Leni, Risa urge Pinoys to defend democracy


NEVER again to martial law and dictatorship.

This was the message of Vice President Maria Leonor “Leni” Robredo on the 45th anniversary of the declaration of Martial Law by the late strongman Ferdinand Marcos.

“Marcos’s dictatorship showed us that lack of courage, apathy and not speaking up to abuses will leave bitter memories. We hope that Filipinos won’t experience this dark chapter of our history again,” Robredo said.

Torched Members of various groups burn an effigy with two faces — those of President Rodrigo Duterte and former President Ferdinand Marcos — during a protest rally at Mendiola in Manila. Thousands turned out to join protests on Thursday, the 45th anniversary of the declaration of Martial Law. Photo by Russell Palma

“It has been 45 years since we endured 14 years of abuses, corruption and dictatorship. There are only a handful few who are still around and fewer young people know about the Martial Law abuses, and it would be dangerous if we will let the lies about Martial Law take over,” she said.

Robredo defeated the late strongman’s son and namesake, former senator Ferdinand “Bongbong” Marcos, Jr., by 263,473 votes in the 2016 vice presidential race. Marcos claims to have been cheated and has a pending protest before the Presidential Electoral Tribunal.

“Unfortunately, the victims of lies do not see the looming darkness. The true essence of our fight depends on how we will protect the truth on what happened during martial law and ensuring that the country will never be captive to such abuse ever again,” Robredo said.

Based on government records, at least 70,000 people were either tortured, were victims of enforced disappearances and extrajudicial killings during Marcos’s martial rule.


Sen. Risa Hontiveros, a member of the Senate minority bloc, called on the public to defend democracy from the “threat of Dutertatorship.”

“We live under a ‘Dutertatorship.’ It is an authoritarian regime distinctive for its policy of killing, use of fake news as a political tool to stifle dissent, and its palpable hatred and persecution of women leaders who dare stand up to blatant disregard for democracy. It is Marcos-inspired. It is modern-day Philippine autocratic governance. It has little or no regard at all for the rule of law and civil liberties,” Hontiveros said in a statement.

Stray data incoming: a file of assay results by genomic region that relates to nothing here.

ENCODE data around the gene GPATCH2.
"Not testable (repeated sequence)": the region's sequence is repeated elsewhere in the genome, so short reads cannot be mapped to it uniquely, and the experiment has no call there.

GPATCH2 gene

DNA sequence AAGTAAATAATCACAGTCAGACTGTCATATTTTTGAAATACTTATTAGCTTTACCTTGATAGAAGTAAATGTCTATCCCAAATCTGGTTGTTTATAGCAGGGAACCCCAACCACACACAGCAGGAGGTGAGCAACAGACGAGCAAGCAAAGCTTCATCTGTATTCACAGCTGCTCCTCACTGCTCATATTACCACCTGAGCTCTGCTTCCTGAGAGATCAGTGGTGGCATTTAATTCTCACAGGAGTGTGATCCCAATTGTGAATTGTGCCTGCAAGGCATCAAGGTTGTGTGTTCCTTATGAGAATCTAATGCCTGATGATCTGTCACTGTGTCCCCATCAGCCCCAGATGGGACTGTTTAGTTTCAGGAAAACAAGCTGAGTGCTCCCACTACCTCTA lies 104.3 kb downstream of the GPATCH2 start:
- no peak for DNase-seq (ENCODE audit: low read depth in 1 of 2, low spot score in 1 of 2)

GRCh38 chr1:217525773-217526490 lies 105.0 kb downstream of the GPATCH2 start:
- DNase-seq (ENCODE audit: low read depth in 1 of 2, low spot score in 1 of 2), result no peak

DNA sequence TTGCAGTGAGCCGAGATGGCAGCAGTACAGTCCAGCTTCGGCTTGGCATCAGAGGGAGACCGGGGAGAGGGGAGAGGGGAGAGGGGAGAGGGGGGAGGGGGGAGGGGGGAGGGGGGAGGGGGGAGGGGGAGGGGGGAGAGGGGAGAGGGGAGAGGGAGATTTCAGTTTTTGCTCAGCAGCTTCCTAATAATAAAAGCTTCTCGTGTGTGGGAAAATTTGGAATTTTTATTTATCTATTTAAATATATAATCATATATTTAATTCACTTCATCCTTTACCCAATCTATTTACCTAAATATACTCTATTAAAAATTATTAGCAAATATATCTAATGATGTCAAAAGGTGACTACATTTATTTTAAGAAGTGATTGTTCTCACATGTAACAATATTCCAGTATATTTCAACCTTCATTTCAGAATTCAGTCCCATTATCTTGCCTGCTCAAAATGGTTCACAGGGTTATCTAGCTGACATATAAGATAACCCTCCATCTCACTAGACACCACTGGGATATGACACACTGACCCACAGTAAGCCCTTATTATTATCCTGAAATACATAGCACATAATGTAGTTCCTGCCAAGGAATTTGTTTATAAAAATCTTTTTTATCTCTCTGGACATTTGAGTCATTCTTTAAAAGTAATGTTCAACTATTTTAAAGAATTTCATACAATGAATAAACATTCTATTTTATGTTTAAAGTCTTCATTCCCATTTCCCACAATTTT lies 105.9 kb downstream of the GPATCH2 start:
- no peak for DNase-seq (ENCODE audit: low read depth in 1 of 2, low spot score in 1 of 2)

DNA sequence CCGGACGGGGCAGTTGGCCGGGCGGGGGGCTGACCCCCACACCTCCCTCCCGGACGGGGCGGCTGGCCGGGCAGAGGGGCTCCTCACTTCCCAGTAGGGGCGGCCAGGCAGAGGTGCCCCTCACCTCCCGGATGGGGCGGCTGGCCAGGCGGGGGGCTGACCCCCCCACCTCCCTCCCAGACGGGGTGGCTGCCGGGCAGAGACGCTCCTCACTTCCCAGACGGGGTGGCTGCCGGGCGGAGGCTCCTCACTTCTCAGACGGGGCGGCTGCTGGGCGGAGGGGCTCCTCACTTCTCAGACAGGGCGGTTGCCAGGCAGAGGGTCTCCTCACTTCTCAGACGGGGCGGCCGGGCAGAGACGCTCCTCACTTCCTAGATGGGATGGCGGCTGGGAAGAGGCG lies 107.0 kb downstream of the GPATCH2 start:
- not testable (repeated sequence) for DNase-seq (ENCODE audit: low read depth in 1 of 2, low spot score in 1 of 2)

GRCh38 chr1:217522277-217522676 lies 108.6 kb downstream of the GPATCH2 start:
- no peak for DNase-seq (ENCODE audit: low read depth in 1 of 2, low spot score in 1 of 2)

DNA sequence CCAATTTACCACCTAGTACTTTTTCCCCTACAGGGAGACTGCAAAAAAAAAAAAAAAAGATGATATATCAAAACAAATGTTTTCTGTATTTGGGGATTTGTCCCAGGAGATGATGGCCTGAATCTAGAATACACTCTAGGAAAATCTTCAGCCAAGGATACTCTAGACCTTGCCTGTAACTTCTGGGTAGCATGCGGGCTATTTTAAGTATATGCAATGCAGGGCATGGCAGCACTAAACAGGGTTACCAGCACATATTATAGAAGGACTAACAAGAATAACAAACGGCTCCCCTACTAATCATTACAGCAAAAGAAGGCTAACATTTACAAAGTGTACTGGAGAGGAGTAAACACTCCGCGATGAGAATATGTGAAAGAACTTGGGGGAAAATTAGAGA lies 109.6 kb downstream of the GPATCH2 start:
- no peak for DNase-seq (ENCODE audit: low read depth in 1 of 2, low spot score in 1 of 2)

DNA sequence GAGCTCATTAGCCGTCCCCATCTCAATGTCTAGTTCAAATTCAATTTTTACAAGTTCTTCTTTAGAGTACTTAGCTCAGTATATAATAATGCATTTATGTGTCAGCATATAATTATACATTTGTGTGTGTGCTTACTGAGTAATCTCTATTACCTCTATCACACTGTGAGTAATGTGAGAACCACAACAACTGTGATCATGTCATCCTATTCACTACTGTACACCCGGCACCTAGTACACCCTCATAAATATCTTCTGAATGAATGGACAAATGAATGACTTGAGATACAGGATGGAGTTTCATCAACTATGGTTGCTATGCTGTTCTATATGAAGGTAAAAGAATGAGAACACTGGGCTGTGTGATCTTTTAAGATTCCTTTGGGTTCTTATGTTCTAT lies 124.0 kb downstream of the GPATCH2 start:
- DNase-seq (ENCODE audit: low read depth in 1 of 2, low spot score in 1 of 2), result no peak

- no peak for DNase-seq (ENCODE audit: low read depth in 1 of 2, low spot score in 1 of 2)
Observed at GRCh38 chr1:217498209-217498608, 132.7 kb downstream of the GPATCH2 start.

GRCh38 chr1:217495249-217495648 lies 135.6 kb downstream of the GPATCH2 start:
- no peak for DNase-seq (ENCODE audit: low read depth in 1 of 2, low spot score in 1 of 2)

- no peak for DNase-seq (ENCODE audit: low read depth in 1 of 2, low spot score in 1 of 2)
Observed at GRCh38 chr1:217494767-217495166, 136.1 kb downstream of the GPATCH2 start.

Hontiveros is part of Tindig Pilipinas, a broad coalition of people’s organizations and civil society groups formed to register their protest against human rights violations particularly extrajudicial killings under the Duterte administration.

In a statement, the coalition said that it was for a “responsible and accountable government that listens to the people, and is committed to human rights, sovereignty, peace, and the rule of law.”

Detained Sen. Leila de Lima said the President is not only weakening the justice system, he is introducing the establishment of a “new normal of injustice and impunity, where the poor can be killed anytime for the flimsiest suspicion of committing the minutest of crime, while the rich and powerful are rewarded with liberty and alliances after stealing hundreds and millions, even billions, of public funds that should have gone to the poor.”

“This goes beyond injustice. This is already tyranny at its most extreme,” said de Lima, detained at the Philippine National Police Custodial Center on drug charges that she says were trumped up.


Sen. Francis Pangilinan, president of the erstwhile ruling Liberal party, on Thursday said he wondered why the President declared the 45th commemoration of Martial Law as a National Day of Protest.

Pangilinan, together with fellow opposition senator Paolo Benigno Aquino 4th, attended Mass at the Parish of the Holy Sacrifice in UP Diliman to commemorate the declaration of Martial Law on Sept. 21, 1972.

“Actually, it’s puzzling. The reason why there are protests now is because of the disgusting actions of this administration,” he said.

“As far as we’re concerned, the continued human rights violation, the never-ending killings and the smuggling of P6.5-billion shabu, all this deserve protest action,” Pangilinan said.

Aquino said: “Obviously, the President needs to change his policies on many of these fronts. We’re looking for these reforms to happen. We’re looking for a more moderate members of the administration to start working on these reforms.”

“Of course, our appeal today, stop the killings. I think people need to be more vocal about what they feel is wrong,” he added.

Protesting against the widespread killing of suspected drug dealers and users is not a matter of political affiliation but a moral obligation for Filipinos, former president Benigno Aquino 3rd said.

“They see the color [of political parties], but they should also look at the meat of the message, and people are protesting because of widespread killings,” Aquino told reporters after the Mass in UP Diliman.



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1 Comment

  1. I hope that we may learn to focus our time and energy in gearing towards a series of effective solution to the current dealings that this nation faces rather, keep on circling on the immeasurable probability that what’s already imprinted in the past will repeat in this regime. We can never stop anything just running our mouths. This is just my personal view and I don’t just look at things based on their “color”.